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About Brown Butler

Brown Butler has been advising the business community for many years: our heritage dates back to the early 1900’s and its early years were most strongly influenced by Joseph (‘Joe’) Butler.

Joe qualified as an accountant in 1916, having trained with another Leeds firm; he financed his studies and supported himself and his mother by giving piano lessons. He joined forces with Leslie Brown in 1919, who had been in practice in Leeds from 1910, and so Brown Butler & Co was born, occupying offices at 26 East Parade, in Leeds city centre.

The relationship between the two founders was relatively short-lived.

A new partner, D’Arcy Dickson Perkins, joined Joe in Brown Butler & Co in 1922, with the firm developing a presence in Bradford and Keighley, in West Yorkshire, and Southport in the North West, at about this time (although it appears that the Keighley and Southport offices were operational for only two or three years). Like Leslie Brown before him, Joe’s second partner did not stay with the firm for more than a year or so, with Brown Butler & Co being run by Joe Butler as a sole practitioner for most of its first 30 years. Perhaps Joe’s standards were hard to live up to? We get the sense he was a hard taskmaster: he would regularly say “I would rather be respected than liked” and the drinking of tea or coffee and smoking in the office were all prohibited to avoid the risk of damaging clients’ books and records!

Joe Butler was joined by a new partner, Edward Greenwood, in 1950. The Bradford office was closed at about this point, although there were now two offices in Leeds (in the city centre and at Bramley on the outskirts: the Bramley office operated until 1957). A year later, the partnership expanded again to include John Gordon Beaumont, who had been articled to a firm in Sheffield and had gained experience in the steel industry prior to joining the firm.

Joe Butler finally retired from the firm in 1959, 40 years after he had helped to found it.

Roy Garthwaite, a graduate of Oxford University and still known to many practitioners within the Leeds professional community, became a partner of the firm in 1961. Roy served as the firm’s senior partner from 1978 until his retirement in 1990.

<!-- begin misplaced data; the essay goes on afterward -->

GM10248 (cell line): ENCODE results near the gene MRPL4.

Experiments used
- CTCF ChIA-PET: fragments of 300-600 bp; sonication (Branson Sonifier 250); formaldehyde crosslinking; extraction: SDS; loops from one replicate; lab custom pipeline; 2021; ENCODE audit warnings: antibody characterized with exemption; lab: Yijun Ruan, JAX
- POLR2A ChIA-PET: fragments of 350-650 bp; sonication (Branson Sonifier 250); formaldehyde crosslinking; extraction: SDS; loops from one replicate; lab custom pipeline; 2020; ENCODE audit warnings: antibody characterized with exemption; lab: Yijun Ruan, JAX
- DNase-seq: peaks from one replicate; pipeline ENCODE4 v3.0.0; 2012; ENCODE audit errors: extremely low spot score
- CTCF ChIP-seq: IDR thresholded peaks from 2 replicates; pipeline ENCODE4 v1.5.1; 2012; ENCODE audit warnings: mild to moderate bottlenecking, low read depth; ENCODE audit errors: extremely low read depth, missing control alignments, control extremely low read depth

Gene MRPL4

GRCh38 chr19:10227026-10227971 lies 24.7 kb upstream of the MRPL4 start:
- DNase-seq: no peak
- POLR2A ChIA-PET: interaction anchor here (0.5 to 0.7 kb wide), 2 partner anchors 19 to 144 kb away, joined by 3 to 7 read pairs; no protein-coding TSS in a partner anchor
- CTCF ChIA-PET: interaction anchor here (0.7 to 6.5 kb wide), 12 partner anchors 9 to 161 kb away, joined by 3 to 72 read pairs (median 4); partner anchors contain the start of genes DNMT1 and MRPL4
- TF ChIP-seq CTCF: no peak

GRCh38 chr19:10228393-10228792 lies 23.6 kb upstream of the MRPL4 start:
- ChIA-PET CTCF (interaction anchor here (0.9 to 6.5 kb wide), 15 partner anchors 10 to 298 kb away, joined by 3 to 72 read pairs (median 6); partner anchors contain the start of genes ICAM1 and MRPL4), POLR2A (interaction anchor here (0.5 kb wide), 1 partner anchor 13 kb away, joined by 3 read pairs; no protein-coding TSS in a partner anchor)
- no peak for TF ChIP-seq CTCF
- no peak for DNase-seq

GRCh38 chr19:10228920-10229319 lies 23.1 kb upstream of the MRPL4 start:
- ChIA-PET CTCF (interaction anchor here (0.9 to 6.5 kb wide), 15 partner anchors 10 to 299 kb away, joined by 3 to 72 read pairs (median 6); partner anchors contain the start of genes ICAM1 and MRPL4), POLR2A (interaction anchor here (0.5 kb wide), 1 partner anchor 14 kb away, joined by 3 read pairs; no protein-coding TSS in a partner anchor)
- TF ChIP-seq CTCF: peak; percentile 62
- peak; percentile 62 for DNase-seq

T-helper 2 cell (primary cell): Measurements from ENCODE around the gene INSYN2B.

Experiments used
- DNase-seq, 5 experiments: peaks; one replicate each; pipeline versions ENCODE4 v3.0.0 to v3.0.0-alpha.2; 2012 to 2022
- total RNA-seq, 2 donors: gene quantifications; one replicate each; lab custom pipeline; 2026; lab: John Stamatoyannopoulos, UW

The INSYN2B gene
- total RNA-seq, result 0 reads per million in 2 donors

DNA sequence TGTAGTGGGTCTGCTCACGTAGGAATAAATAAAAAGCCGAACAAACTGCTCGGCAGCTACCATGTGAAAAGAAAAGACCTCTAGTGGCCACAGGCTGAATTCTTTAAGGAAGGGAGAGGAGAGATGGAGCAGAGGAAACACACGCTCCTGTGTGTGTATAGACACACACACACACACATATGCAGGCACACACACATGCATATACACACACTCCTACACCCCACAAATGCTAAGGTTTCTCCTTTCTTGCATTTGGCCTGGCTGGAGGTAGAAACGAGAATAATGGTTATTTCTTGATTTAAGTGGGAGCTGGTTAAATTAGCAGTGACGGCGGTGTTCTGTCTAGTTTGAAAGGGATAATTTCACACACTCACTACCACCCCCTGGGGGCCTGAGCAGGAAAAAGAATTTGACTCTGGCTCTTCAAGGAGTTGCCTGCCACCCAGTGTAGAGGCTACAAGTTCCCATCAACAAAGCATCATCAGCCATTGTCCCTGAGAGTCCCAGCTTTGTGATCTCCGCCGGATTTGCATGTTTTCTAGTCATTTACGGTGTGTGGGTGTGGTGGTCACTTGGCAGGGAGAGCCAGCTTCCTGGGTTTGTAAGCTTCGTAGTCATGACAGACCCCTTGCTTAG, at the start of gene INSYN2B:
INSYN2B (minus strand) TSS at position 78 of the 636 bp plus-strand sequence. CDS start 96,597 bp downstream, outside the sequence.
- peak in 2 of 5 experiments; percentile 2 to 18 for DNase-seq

Edward Greenwood retired in 1968 and J G Beaumont in 1977. Growth in business during the late '60s and '70s paved the way for new partners who were appointed in 1978. They were Trevor Gurney (senior partner after Roy Garthwaite from 1990 until his retirement in 2004), Tony Thrippleton (retired 1994) and Ken Holmes (retired 1992). Mike Varley was appointed in 1986 and retired as partner in 2006, continuing to work for the firm on a part-time basis for a further year.

Of the current partners, John Brear and Robert Solyom were appointed in 1987, Denis Cross in 1990, Mark Dearnley in 1992 and Steve Hornshaw and James White in 2006.

Leeds is home to one of the strongest financial and legal communities outside London. Brown Butler (we dropped the ‘& Co’ in 2000 to 'keep up with the times') has always focused its practice on Leeds, moving from its first office in East Parade, in 1928, to 66 Albion Street. Then to 32/33 Commercial Street in 1941, back to Albion Street (no. 26) in 1964, then to Infirmary Street in 1981 and to Wellington Street (Apsley House) in 2006. Five years later, in April 2011, we moved to our seventh principle office – Leigh House, 28-32 St Pauls Street, Leeds.

The last 20 years, in particular, have seen a period of sustained growth for the practice.

We have continued to focus on smaller and medium sized businesses, predominantly owner-managed, and have developed specialist services, including corporate tax and corporate finance, to enhance our core general accountancy practice, which, in combination, enable us to provide our clients with well-rounded commercial advice.

Brown Butler is now the largest independent firm of accountants in Leeds and we are well placed to continue providing a professional and highly-personalised service, with the right levels of expertise, to our clients and to help prepare them for the challenges we all face in the business environment of the 21st century.